Invasive Plant Species
Nuisance and invasive plants species are a problem throughout the United States. Their impact on agriculture, industry, recreation and our environment have been extensive. Annual economic losses are estimated to be in the billions of dollars.
Some of the plants that invade our fields, forests and water bodies were purposely or inadvertently brought to the United States over a century ago, often as ornamentals. When these plants were introduced, their natural controls that existed in their native environments were not brought with them. Now, free of the competitors and predators that kept them in check in their native environments, they're able to grow and proliferate at alarming rates supplanting native species and their habitat and costing many millions of dollars in environmental impacts and need control.
Common and Glossy Buckthorn
Reed Canary Grass
How Invasive Plant Species are Spread
Nurseries and landscaping dealers
Some invasive plants species actually remain popular selections from nurseries and landscaping suppliers, even on the internet. A consumer who is unaware of a plant's invasive characteristics may introduce the plant to their own garden, or even give seeds or cuttings to someone else to propagate, thus continuing the invasive cycle.
Both invasive plants and animals can catch a free ride on a boat, boat trailer or related equipment. If the unsuspecting operator then moves the item to a different body of water without undergoing a thorough check and cleaning for 'hitchhikers', the potential for transporting an invasive plant or animal exists.
Ballast water is water used in the hulls of ships to provided stabilization. This water has been the source for many invasive plant species over the years. Ballast water may contain plants or animals transported from a different area of the world. If the water is emptied into a watercourse or water body it can lead to a number of serious environmental and economical consequences.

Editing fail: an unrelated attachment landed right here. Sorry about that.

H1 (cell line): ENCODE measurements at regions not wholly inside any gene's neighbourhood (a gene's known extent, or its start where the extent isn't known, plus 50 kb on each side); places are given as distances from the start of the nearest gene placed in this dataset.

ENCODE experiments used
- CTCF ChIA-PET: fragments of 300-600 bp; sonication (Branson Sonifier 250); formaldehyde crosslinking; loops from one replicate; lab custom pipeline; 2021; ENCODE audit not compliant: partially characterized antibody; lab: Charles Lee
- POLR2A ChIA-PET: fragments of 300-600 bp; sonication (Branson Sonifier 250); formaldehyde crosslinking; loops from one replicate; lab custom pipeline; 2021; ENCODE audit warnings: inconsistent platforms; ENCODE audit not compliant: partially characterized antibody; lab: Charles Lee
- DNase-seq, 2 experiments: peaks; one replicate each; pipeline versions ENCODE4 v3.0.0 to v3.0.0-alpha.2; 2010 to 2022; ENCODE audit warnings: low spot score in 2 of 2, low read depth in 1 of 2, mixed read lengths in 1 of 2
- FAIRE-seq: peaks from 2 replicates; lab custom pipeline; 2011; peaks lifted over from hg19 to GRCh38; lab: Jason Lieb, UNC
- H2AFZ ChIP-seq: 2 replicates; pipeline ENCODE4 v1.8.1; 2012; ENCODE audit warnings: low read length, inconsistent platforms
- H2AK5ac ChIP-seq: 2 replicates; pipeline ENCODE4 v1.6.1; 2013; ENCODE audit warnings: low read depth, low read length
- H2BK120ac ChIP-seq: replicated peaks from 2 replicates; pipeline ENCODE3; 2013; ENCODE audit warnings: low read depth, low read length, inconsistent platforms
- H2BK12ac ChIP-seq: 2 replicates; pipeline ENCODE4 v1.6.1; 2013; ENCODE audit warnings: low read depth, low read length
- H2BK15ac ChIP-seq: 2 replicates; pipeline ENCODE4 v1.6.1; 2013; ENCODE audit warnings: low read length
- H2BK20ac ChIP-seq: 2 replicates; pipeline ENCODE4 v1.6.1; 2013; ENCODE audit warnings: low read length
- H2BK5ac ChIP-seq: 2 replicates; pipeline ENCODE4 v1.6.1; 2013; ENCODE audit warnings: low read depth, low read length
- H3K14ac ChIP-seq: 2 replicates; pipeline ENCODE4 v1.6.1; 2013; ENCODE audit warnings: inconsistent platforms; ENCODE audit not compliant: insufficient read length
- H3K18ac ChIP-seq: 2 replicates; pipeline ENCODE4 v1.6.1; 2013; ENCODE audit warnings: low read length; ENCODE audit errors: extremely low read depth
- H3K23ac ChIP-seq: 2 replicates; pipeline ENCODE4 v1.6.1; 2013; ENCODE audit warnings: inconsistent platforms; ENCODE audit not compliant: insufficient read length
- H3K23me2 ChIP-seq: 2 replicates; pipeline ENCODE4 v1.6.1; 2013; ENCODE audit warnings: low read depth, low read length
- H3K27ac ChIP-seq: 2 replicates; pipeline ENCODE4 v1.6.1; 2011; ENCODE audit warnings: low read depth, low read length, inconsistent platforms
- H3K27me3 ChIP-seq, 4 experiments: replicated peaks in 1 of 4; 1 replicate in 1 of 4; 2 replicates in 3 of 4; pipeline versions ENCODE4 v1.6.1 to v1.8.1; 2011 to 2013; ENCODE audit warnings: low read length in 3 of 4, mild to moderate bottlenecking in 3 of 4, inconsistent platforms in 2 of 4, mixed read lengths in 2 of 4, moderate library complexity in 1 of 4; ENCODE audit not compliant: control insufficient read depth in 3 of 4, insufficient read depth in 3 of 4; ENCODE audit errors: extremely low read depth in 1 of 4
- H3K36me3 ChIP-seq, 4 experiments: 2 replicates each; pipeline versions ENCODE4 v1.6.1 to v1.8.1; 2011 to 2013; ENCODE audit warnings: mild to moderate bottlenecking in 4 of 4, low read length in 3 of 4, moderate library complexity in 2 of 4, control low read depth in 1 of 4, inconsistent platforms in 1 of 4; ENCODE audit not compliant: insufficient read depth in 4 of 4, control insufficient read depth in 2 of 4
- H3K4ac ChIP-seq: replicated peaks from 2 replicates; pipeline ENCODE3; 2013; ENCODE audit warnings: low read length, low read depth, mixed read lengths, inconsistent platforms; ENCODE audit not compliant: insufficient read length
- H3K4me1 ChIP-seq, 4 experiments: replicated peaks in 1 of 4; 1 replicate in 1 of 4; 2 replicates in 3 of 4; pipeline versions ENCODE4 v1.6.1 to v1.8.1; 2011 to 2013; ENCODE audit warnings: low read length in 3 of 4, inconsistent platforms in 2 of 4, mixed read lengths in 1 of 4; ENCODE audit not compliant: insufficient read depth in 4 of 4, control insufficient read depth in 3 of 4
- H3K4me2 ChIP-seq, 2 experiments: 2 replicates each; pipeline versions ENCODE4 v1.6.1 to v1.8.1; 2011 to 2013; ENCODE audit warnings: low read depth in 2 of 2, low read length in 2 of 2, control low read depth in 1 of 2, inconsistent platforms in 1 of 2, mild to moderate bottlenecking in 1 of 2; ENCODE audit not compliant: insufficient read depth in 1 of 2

Interim Invasive Species Lists Compiled by USDA NRCS New York
Herbaceous and Woody Species
September 18, 2009 - USDA NRCS New York has compiled an interim list of invasive species of herbaceous and woody plants until an official list is released.
Report an Invasive Species
If you would like to report a plant or animal pest or disease, or ask a question related to animal and plant health or regulations, please visit the USDA Animal and Plant Health Inspection Service (APHIS) web site to find local contact information.
Invasive and Exotic Species to North America (Invasive.org)
Center for Invasive Species and Ecosystem Health
Invasive and Noxious Weeds - USDA NRCS Plants Database
Invasive Plant Council of New York State (IPCNYS) The purpose of the Invasive Plant Council of New York State is to provide an information clearinghouse for invasive plant identification, research and management.
Invasive Species - USDA NRCS Plant Materials Program
Meeting the Challenges of Invasive Species - Cornell University College of Agriculture and Life Sciences
National Invasive Species Information Center (NISIC) - USDA Natural Agricultural Library
New York Invasive Species Information - Cornell University Cooperative Extension)
New York Invasive Species Research Institute - Cornell University College of Agriculture and Life Sciences
The mission of the New York Invasive Species Research Institute is to coordinate invasive species research to help prevent and manage the impact of invasive species in New York State.
Nuisance and Invasive Species (NYSDEC) New York Department of Environmental Conservation
The National Invasive Species Council (NISC)
The National Invasive Species Council provides high-level interdepartmental coordination of federal invasive species actions and works with other federal and non-federal groups to address invasive species issues at the national level.